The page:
Designer's Notes: GURPS Character Assistant 4
by Armin D. Sykes
For a lot of people, GURPS Character Assistant will be a brand new program that apparently came out of nowhere. The fact is, though, that GCA has been around for about 10 years now, as a fan-written and fan-supported program.
I was playing in a regular GURPS game and wanted a program that I could use to create and maintain characters, and print off character sheets when the character was updated. I didn't care for the few programs I could find at the time, as they were all either DOS based (not really uncommon at that point), seemed unnecessarily cryptic to use, or both. I decided I'd write my own program, using Visual Basic for Windows, which would allow me to get a program that I liked, and get some VB experience at the same time.
I started work late in 1994, working on and off during my free time. I laid out the basic windows that I'd need for attributes, advantages, skills, and spells. Since pre-reqs were a key feature of the spell system, I decided I needed to support that, even though I personally didn't play a magic user.
By early 1995, I had a program that worked for me. I was pretty impressed with myself at the time, but looking back on it, it was a really rudimentary program: no bonuses added to traits from taking other traits, no skill defaults, no lots of things . . . you even had to open an edit window just to change the levels in a trait. What set it apart was that it was Windows based, when few such programs were, and it was pretty simple to just click on the items you wanted for your character.
My friends and I thought it was a pretty cool program, so I decided to share it with other GURPS players who might be looking for the same kinds of things I was. I submitted GCA to Steve Jackson Games for licensing. I think I probably got very lucky on the timing here -- the approval process only took a couple of months, and I had regular contact with the person doing the program evaluation. Finally, the contracts went out, were signed, notarized, and returned, and GCA became officially licensed on July 26, 1995.
GCA was released as a freeware program, because I thought it was cool and wanted to share. I'd written it mostly for myself, so I wasn't looking for anything in return. If other folks liked it, I'd be happy. The program became immediately popular, even with its limited functionality and availability. People were really happy to see a Windows-based program, and I started getting a lot of feedback from users.
Work continued, and I quickly released GCA 1.1 which fixed a lot of bugs, and introduced a whole slew of usability enhancements for the interface. It was quite clear at this point that GCA had the potential to be very popular, but it needed a lot of work, so I began work on GCA 2.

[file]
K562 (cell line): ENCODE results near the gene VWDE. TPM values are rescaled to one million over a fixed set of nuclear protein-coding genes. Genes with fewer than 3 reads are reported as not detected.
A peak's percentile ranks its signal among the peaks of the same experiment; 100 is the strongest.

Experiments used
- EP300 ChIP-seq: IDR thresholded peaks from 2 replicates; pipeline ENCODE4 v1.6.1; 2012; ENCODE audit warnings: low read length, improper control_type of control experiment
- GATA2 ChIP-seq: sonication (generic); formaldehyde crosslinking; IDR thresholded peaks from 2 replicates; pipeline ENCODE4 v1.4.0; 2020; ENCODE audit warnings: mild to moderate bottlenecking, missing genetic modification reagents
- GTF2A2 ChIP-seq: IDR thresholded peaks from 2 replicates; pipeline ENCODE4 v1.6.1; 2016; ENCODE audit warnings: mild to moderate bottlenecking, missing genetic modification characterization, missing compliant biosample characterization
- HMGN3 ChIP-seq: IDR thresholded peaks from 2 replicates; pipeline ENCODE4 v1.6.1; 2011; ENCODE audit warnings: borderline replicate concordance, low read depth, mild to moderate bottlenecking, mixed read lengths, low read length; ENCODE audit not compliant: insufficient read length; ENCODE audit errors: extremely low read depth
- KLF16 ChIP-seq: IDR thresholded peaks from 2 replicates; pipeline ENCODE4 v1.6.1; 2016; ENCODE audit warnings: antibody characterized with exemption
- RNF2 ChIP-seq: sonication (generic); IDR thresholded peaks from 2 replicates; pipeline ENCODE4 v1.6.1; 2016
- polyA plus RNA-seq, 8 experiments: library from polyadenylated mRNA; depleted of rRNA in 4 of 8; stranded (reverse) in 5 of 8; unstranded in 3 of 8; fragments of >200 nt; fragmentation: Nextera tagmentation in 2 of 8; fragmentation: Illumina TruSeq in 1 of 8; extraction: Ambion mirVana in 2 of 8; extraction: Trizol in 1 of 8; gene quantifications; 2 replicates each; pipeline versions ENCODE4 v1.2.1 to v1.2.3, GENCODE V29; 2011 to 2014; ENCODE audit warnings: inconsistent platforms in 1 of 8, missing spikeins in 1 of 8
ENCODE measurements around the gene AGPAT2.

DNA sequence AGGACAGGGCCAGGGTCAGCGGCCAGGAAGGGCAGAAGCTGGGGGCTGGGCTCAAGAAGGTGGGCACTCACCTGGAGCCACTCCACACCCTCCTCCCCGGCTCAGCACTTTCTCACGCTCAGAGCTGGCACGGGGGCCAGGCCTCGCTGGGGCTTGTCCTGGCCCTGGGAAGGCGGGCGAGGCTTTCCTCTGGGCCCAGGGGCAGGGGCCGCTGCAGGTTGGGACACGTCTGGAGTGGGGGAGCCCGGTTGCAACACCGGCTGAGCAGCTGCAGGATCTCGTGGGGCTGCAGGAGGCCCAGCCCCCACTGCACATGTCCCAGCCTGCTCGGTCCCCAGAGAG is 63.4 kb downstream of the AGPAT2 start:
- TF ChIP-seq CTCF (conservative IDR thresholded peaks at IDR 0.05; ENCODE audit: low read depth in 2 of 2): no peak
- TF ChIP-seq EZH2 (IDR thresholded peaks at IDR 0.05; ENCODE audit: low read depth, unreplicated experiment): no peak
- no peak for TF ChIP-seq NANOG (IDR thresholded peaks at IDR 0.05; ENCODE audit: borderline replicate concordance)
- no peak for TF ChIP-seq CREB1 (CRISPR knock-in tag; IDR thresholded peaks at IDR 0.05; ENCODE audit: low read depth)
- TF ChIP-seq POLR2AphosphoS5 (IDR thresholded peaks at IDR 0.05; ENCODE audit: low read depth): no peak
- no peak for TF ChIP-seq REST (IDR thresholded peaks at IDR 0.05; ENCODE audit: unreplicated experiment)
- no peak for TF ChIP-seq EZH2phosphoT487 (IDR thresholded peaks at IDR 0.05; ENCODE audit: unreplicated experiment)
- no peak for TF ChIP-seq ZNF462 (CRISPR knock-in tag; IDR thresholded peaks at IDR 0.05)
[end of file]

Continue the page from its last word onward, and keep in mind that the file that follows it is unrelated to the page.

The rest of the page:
GCA 2 was a much more robust piece of work, introducing a slew of new features. It was capable of supporting the things you'd expect from a GURPS program, such as skill defaults, and the ability for traits to really grant bonuses to other traits. The groundwork laid with this release would make GCA 2 a program capable of supporting GURPS for the next eight years.
Development of GCA 2 was helped considerably by the input of a small number of users who were happy to provide regular input and feedback, guiding my efforts and providing helpful GURPS experience where I was lacking. Without people like Jonas Karlsson, Warren Wilson, Don Diestler, Alexander Grimgoth, Craig A. Roth, Jayson Howell, Mark Aylor, Mark Nettle, Jim Trigg, Dan Sugalski, and Bruce Flinn, GCA 2 wouldn't have been as solid out of the gate as it was. I still owe a lot to all of them.
Another big change with GCA 2 was that it was no longer freeware, and became shareware instead. I discovered that a lot of time and effort was spent supporting even a simple program like GCA, and was having problems with the sort of time that support was taking away from my regular work. I was constantly being told by users that I should be charging for GCA, so I decided to start doing so when GCA 2 was released.
Of course, nothing's perfect, and I released several more updates over the years, introducing some new features and interface elements, and fixing various bugs. However, the basic program didn't really change.
Development on a new and improved program, GCA 3, started many years ago. Originally I was planning a 2.5 version, but I ditched that in December of 1998 to work exclusively on the new, 32-bit program. Considering that GCA 3 wasn't released until 2005 (to a limited group), that was a really long time in development. What happened that made it take so long? Life, unfortunately.